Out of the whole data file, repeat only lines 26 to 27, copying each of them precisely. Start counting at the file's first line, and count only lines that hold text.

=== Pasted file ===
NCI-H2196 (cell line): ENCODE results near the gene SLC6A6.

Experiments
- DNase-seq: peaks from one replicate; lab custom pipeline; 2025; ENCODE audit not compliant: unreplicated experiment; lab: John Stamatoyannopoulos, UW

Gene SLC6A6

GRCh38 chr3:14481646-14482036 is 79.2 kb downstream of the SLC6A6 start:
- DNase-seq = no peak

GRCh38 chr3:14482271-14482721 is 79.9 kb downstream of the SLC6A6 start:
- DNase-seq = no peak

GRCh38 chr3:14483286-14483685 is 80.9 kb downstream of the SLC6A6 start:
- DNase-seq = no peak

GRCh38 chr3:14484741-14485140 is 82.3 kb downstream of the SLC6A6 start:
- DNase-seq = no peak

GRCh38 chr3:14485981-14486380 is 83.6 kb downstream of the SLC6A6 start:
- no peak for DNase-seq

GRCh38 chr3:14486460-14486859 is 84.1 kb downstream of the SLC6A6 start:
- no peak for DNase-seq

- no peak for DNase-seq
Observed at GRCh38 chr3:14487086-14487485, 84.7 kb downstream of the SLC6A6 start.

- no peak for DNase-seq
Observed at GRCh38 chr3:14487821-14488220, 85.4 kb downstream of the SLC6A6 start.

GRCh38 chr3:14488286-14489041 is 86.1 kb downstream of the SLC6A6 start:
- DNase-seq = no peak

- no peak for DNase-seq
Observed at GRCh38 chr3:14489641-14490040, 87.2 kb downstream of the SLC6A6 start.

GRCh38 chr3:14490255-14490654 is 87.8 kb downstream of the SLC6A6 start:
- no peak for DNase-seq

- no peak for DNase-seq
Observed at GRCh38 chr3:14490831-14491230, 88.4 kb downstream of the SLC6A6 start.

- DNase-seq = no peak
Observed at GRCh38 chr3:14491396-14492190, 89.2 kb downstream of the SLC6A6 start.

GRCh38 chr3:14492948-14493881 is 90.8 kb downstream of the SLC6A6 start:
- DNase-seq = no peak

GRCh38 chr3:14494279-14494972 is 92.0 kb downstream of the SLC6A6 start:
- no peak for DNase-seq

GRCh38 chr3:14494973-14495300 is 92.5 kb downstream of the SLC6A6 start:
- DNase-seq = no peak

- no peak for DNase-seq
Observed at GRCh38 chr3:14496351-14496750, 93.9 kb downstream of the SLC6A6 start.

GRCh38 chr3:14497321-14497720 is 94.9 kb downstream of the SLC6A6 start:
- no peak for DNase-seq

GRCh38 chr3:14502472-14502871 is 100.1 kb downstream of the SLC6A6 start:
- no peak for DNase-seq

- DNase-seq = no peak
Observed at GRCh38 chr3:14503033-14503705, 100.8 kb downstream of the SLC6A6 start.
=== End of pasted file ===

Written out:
- no peak for DNase-seq

- no peak for DNase-seq